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Safety, security, and serving the public interest in synthetic biology

  • Gigi Kwik Gronvall
Open Access
Biotechnology Methods - Original Paper

Abstract

This article describes what may be done by scientists and by the biotechnology industry, generally, to address the safety and security challenges in synthetic biology. Given the technical expertise requirements for developing sound policy options, as well as the importance of these issues to the future of the industry, scientists who work in synthetic biology should be informed about these challenges and get involved in shaping policies relevant to the field.

Introduction

Synthetic biology is ushering in a very exciting time for the biotechnology industry, filled with new applications, new products, and the potential for unprecedented growth. Yet, synthetic biology also raises important public policy considerations about whether the field is being developed in line with the public’s interest, as well as biosafety and biosecurity concerns. Biosafety involves the safe handling and containment of infectious microorganisms and hazardous biological materials, and biosecurity pertains to the threats posed to human and animal health, the environment, and the economy by deliberate misuse or release of microbiological agents and toxins [4]. This article describes what may be done by scientists and by the biotechnology industry to address these challenges. While increasing safety and security often requires collective or governmental actions, given the technical expertise required to develop sound policy options, as well as the importance of these issues to the future of the industry, it is important for scientists who work in the synthetic biology field to be informed about policy matters that affect them and to get involved.

Safety

To date there have been no reported safety problems resulting from synthetic biology research or synthetic biology products, adding to the excellent safety record for genetically engineered organisms (GMOs) or DNA recombinants. Complacency among scientists is not warranted, however, just because the experiences with these technologies have been positive does not mean that all synthetic biology products may be assumed to be safe into the future. The ability to use synthetic biology tools to produce new variants and new traits may yield much different organisms than would likely be developed through natural selection or through traditional bioengineering techniques, affecting safety [15].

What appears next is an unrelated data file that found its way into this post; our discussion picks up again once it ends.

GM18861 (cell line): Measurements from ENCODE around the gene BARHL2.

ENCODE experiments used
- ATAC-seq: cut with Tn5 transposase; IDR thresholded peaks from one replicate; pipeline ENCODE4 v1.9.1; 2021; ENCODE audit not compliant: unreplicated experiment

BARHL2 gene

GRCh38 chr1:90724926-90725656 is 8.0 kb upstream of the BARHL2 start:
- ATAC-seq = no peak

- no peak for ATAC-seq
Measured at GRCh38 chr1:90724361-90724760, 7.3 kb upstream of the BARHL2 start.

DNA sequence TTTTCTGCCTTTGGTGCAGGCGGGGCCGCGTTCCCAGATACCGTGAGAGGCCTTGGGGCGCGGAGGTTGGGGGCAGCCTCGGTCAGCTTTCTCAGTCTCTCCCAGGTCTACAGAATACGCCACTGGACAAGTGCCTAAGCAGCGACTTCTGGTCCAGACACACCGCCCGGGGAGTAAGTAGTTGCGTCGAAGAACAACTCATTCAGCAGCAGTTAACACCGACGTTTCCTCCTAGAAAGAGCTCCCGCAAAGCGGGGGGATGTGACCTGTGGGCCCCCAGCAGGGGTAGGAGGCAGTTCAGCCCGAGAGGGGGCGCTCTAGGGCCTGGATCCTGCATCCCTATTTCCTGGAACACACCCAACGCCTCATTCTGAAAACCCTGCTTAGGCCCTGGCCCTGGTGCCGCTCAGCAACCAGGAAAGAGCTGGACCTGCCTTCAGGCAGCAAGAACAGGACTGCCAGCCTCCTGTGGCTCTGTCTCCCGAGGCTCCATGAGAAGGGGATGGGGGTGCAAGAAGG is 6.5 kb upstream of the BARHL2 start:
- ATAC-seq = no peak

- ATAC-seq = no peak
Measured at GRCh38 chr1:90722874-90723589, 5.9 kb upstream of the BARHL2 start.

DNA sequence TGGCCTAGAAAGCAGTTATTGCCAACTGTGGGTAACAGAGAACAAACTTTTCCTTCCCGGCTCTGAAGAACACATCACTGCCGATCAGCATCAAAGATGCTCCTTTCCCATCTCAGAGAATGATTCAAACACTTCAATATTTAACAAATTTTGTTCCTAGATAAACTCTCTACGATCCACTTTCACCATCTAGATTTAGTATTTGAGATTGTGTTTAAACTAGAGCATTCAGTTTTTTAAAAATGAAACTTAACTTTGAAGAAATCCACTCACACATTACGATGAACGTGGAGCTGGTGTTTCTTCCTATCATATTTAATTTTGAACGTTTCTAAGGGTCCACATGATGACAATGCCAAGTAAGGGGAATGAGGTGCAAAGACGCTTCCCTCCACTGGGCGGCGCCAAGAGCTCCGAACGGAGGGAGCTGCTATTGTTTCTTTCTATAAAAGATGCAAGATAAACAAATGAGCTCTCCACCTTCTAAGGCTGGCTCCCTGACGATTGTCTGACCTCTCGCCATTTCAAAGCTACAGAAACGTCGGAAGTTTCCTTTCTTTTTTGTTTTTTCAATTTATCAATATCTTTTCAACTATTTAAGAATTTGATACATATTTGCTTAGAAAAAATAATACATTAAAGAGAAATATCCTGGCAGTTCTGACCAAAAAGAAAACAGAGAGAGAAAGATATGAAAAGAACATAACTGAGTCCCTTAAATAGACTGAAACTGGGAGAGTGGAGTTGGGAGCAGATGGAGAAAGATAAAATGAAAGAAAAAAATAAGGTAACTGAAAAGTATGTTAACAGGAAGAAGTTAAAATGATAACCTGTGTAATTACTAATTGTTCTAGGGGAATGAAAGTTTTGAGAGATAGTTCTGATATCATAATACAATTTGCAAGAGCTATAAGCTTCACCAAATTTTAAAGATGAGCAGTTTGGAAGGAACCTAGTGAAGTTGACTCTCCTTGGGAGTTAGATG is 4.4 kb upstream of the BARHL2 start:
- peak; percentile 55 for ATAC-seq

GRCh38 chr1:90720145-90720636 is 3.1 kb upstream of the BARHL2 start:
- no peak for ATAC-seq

In the biomedical sciences, individual biosecurity events and biosafety lapses have resulted in increases in regulatory burdens for legitimate scientists (for example, controls on regulated pathogens, or “select agents.”). If an incident with synthetic biology occurs that is perceived to threaten public safety, political responses and regulations may soon follow (and they may not be proportional to the risks or even address them). Already, concerns have been raised in scientific journals and the popular press, such as the possibility of a biocontainment lapse with a contagious and genetically modified pathogen, or the potential for a gene drive to go awry [6, 19]. While not related to synthetic biology, that there were notable, high-profile biosafety lapses from US government laboratories in the last several years adds to general concerns about biotechnologies of all types [2, 3, 13, 16]. The “DIY Bio” community has been very proactive about safety and safety education, but there have also been concerns raised about what other amateurs working in synthetic biology may be able to do in their kitchens, including attempts at gene therapy [12, 14].